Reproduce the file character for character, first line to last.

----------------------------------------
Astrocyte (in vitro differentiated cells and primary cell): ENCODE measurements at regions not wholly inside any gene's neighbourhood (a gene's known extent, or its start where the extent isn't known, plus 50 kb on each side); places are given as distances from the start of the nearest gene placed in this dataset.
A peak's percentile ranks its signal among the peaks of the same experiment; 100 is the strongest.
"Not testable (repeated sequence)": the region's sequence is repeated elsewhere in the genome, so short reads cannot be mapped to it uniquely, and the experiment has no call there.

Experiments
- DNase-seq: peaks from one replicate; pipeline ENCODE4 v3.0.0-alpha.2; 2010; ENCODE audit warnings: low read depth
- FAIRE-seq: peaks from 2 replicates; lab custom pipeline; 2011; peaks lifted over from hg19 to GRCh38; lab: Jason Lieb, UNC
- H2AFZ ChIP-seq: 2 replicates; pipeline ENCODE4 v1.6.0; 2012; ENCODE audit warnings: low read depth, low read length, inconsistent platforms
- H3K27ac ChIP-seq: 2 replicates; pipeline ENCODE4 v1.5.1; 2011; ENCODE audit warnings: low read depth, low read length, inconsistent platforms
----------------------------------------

Astrocyte (in vitro differentiated cells and primary cell): ENCODE measurements at regions not wholly inside any gene's neighbourhood (a gene's known extent, or its start where the extent isn't known, plus 50 kb on each side); places are given as distances from the start of the nearest gene placed in this dataset.
A peak's percentile ranks its signal among the peaks of the same experiment; 100 is the strongest.
"Not testable (repeated sequence)": the region's sequence is repeated elsewhere in the genome, so short reads cannot be mapped to it uniquely, and the experiment has no call there.

Experiments
- DNase-seq: peaks from one replicate; pipeline ENCODE4 v3.0.0-alpha.2; 2010; ENCODE audit warnings: low read depth
- FAIRE-seq: peaks from 2 replicates; lab custom pipeline; 2011; peaks lifted over from hg19 to GRCh38; lab: Jason Lieb, UNC
- H2AFZ ChIP-seq: 2 replicates; pipeline ENCODE4 v1.6.0; 2012; ENCODE audit warnings: low read depth, low read length, inconsistent platforms
- H3K27ac ChIP-seq: 2 replicates; pipeline ENCODE4 v1.5.1; 2011; ENCODE audit warnings: low read depth, low read length, inconsistent platforms